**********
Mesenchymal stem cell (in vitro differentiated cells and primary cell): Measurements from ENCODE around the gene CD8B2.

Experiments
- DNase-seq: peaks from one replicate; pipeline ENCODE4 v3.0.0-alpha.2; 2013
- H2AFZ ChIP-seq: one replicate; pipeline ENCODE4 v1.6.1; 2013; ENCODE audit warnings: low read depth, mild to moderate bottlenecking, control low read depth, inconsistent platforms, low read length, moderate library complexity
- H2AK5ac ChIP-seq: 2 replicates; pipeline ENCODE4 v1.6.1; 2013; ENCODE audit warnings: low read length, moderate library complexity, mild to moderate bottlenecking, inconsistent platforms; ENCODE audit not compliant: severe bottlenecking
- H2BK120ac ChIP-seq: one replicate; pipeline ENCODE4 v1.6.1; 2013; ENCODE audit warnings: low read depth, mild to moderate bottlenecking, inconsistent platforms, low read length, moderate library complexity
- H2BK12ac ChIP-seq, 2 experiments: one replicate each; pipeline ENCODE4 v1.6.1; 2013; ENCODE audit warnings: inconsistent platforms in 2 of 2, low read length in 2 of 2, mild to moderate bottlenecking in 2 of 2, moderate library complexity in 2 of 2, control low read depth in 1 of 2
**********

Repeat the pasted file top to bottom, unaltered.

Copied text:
Mesenchymal stem cell (in vitro differentiated cells and primary cell): Measurements from ENCODE around the gene CD8B2.

Experiments
- DNase-seq: peaks from one replicate; pipeline ENCODE4 v3.0.0-alpha.2; 2013
- H2AFZ ChIP-seq: one replicate; pipeline ENCODE4 v1.6.1; 2013; ENCODE audit warnings: low read depth, mild to moderate bottlenecking, control low read depth, inconsistent platforms, low read length, moderate library complexity
- H2AK5ac ChIP-seq: 2 replicates; pipeline ENCODE4 v1.6.1; 2013; ENCODE audit warnings: low read length, moderate library complexity, mild to moderate bottlenecking, inconsistent platforms; ENCODE audit not compliant: severe bottlenecking
- H2BK120ac ChIP-seq: one replicate; pipeline ENCODE4 v1.6.1; 2013; ENCODE audit warnings: low read depth, mild to moderate bottlenecking, inconsistent platforms, low read length, moderate library complexity
- H2BK12ac ChIP-seq, 2 experiments: one replicate each; pipeline ENCODE4 v1.6.1; 2013; ENCODE audit warnings: inconsistent platforms in 2 of 2, low read length in 2 of 2, mild to moderate bottlenecking in 2 of 2, moderate library complexity in 2 of 2, control low read depth in 1 of 2